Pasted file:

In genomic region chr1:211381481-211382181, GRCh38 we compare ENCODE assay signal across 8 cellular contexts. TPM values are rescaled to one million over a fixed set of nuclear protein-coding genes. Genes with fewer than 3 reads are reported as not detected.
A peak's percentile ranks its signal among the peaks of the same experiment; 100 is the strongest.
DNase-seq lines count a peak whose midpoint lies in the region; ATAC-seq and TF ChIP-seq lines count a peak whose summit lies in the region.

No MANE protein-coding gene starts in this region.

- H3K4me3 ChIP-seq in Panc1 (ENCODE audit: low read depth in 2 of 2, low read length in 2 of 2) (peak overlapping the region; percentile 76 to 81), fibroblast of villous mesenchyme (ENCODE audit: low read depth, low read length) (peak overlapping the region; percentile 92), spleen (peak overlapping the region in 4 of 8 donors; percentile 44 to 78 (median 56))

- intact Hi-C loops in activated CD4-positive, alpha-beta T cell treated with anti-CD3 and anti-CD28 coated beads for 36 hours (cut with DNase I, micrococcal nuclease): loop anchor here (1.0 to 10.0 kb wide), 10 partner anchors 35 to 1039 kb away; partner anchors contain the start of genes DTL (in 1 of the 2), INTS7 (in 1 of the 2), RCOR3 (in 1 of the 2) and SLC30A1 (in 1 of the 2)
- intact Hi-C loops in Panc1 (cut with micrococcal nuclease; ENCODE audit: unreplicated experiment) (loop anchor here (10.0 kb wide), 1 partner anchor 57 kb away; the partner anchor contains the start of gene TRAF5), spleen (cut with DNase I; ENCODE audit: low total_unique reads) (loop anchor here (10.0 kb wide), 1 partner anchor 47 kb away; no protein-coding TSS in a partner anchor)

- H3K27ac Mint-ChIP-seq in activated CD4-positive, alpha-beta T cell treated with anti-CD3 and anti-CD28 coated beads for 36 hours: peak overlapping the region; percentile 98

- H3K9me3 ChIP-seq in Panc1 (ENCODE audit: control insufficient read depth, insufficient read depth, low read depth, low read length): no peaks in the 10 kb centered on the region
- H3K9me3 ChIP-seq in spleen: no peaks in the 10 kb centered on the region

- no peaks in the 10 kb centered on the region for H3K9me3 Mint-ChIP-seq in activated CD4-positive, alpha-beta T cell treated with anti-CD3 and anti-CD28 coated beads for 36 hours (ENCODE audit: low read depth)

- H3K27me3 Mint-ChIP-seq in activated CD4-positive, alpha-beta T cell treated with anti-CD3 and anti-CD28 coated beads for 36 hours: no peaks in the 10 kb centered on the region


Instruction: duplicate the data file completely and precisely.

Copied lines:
In genomic region chr1:211381481-211382181, GRCh38 we compare ENCODE assay signal across 8 cellular contexts. TPM values are rescaled to one million over a fixed set of nuclear protein-coding genes. Genes with fewer than 3 reads are reported as not detected.
A peak's percentile ranks its signal among the peaks of the same experiment; 100 is the strongest.
DNase-seq lines count a peak whose midpoint lies in the region; ATAC-seq and TF ChIP-seq lines count a peak whose summit lies in the region.

No MANE protein-coding gene starts in this region.

- H3K4me3 ChIP-seq in Panc1 (ENCODE audit: low read depth in 2 of 2, low read length in 2 of 2) (peak overlapping the region; percentile 76 to 81), fibroblast of villous mesenchyme (ENCODE audit: low read depth, low read length) (peak overlapping the region; percentile 92), spleen (peak overlapping the region in 4 of 8 donors; percentile 44 to 78 (median 56))

- intact Hi-C loops in activated CD4-positive, alpha-beta T cell treated with anti-CD3 and anti-CD28 coated beads for 36 hours (cut with DNase I, micrococcal nuclease): loop anchor here (1.0 to 10.0 kb wide), 10 partner anchors 35 to 1039 kb away; partner anchors contain the start of genes DTL (in 1 of the 2), INTS7 (in 1 of the 2), RCOR3 (in 1 of the 2) and SLC30A1 (in 1 of the 2)
- intact Hi-C loops in Panc1 (cut with micrococcal nuclease; ENCODE audit: unreplicated experiment) (loop anchor here (10.0 kb wide), 1 partner anchor 57 kb away; the partner anchor contains the start of gene TRAF5), spleen (cut with DNase I; ENCODE audit: low total_unique reads) (loop anchor here (10.0 kb wide), 1 partner anchor 47 kb away; no protein-coding TSS in a partner anchor)

- H3K27ac Mint-ChIP-seq in activated CD4-positive, alpha-beta T cell treated with anti-CD3 and anti-CD28 coated beads for 36 hours: peak overlapping the region; percentile 98

- H3K9me3 ChIP-seq in Panc1 (ENCODE audit: control insufficient read depth, insufficient read depth, low read depth, low read length): no peaks in the 10 kb centered on the region
- H3K9me3 ChIP-seq in spleen: no peaks in the 10 kb centered on the region

- no peaks in the 10 kb centered on the region for H3K9me3 Mint-ChIP-seq in activated CD4-positive, alpha-beta T cell treated with anti-CD3 and anti-CD28 coated beads for 36 hours (ENCODE audit: low read depth)

- H3K27me3 Mint-ChIP-seq in activated CD4-positive, alpha-beta T cell treated with anti-CD3 and anti-CD28 coated beads for 36 hours: no peaks in the 10 kb centered on the region